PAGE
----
What Are the Most Promising Careers in Health Care?

student in class at TTUHSC

“Physician” and “surgeon” might readily come to mind first when you are thinking about the most promising careers in health care. But actually, the health care professions cover a fairly large span of possibilities, and there are many exciting and in-demand areas you should consider beyond the most familiar ones. In fact, you could say there are some hidden gems in the health professions, and they are well worth exploring as career choices.
Lindsay Johnson, Associate Dean of Admissions and Student Affairs for the School of Health Professions at Texas Tech University Health Sciences Center (TTUHSC), hopes people interested in science — or in helping others — will begin to recognize how many opportunities can be found in the profession. She says careers in health care are among the most in-demand and “lucrative professions at the moment.” And the degree and certificate programs offered by TTUHSC’s School of Health Professions (TTUHSC SHP) intentionally mirror the marketplace.
“We’re meeting the demands of society,” she explains, adding that promising careers in health care can be found at nearly every level of patient care, from lab technician to physician assistant.


Health Care Professions Top “Best Careers” Lists Again
Each year, various organizations and publications rank the best careers, and 2020’s contenders include several health professions.
The U.S. Department of Labor’s Bureau of Labor Statistics (BLS) list of 20 fastest-growing occupations through 2028 includes the following careers in health care:

#5 — occupational therapy assistant
#7 — physician assistant
#10 — speech-language pathologist
#11 — physical therapist assistant

U.S. News and World Report used BLS data, as well as its own research on work-life balance and salary, to create “The 25 Best Jobs of 2020.” Health professions also dominated this list, with positions such as:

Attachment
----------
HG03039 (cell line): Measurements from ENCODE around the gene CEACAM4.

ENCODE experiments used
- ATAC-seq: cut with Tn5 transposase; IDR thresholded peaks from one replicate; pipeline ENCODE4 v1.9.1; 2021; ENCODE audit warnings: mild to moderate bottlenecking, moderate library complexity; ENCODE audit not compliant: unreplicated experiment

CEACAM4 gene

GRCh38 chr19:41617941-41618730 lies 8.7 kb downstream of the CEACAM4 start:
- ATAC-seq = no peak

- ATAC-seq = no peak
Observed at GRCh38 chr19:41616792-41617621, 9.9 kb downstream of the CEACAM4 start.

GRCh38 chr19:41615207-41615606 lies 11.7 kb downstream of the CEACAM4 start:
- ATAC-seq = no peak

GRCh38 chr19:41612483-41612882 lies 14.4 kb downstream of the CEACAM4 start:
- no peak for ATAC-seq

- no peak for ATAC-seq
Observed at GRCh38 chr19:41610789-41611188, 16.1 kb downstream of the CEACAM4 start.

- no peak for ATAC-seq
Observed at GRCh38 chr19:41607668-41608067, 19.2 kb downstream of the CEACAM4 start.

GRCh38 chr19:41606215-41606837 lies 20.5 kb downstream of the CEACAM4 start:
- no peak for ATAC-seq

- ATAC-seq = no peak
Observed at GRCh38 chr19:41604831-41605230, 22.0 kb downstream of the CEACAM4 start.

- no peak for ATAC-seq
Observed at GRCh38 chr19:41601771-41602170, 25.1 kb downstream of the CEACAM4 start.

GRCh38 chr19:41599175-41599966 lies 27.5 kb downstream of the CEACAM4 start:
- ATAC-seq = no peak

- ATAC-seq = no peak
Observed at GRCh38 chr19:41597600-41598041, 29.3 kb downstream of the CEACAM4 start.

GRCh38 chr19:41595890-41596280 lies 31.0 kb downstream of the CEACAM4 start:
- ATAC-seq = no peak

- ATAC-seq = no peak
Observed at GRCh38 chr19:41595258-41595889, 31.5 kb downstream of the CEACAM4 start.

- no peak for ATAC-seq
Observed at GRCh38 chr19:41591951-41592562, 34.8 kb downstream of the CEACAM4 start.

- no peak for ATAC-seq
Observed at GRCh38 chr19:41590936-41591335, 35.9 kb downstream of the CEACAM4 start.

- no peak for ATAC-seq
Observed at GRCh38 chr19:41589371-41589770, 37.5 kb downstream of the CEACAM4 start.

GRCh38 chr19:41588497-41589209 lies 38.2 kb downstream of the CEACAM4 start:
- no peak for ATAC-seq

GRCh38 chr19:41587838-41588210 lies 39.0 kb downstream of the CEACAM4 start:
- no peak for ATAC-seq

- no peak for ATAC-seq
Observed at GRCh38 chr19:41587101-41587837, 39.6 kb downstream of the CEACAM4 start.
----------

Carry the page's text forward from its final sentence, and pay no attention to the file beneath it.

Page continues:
#3 — physician assistant
#8 — speech-language pathologist
#11 — medical and health services manager
#15 — physical therapist

Also on the U.S. News and World Report list were a range of medical specialties, including physicians, optometrists, pediatricians, and oral surgeons, all of which will contribute to the growth of many ancillary health professions in today’s team-oriented health care field.
Digging deeper into its career research, U.S. News and World Report also ranked positions within a specific profession. For health care, the top positions included:

#2 - physician assistant
#6 - speech-language pathologist
#10 - physical therapist
#17 - occupational therapist
#19 - respiratory therapist
#26 - audiologist
#28 - rehabilitation counselor

Finally, further demonstrating the growth in many of these fields, U.S. News and World Report also produced a Best Healthcare Support Jobs list for 2020. This list is also a reflection of promising careers overall in health care. It includes positions that students can work in as they pursue their advanced degrees or move up in their careers and demonstrates that, in general, these fields are growing at all levels:

#3 — physical therapy assistant
#13 — physical therapist aide
#14 — occupational therapy assistant
#19 — clinical laboratory technician
#25 — hearing aid specialist
#30 — occupational therapy aide


A Growing Focus on the Health Care Team
While each of these lists uses different rating and ranking criteria, one thing is clear: careers in health care are in demand and on the rise. Reflecting on these “top” lists, Johnson says, “It’s pretty telling that as a school we have programs in many of these areas.”
Johnson says that the programs at TTUHSC’s School of Health Professions offer a range of entry points — from certificates to clinical doctoral work — for a variety of careers in health care. Offering a range of practical career preparation fits today’s needs at multiple levels.
“Health care, in general, is  moving into a team environment,” explains Johnson. The overall curriculum has evolved to focus on blurring the lines between individual programs to build cohesiveness. “We teach our students to be ready and prepared to work on an interprofessional health care team.”
The common thread, she adds, is that “our students desire to go into their respective profession tand make a difference.”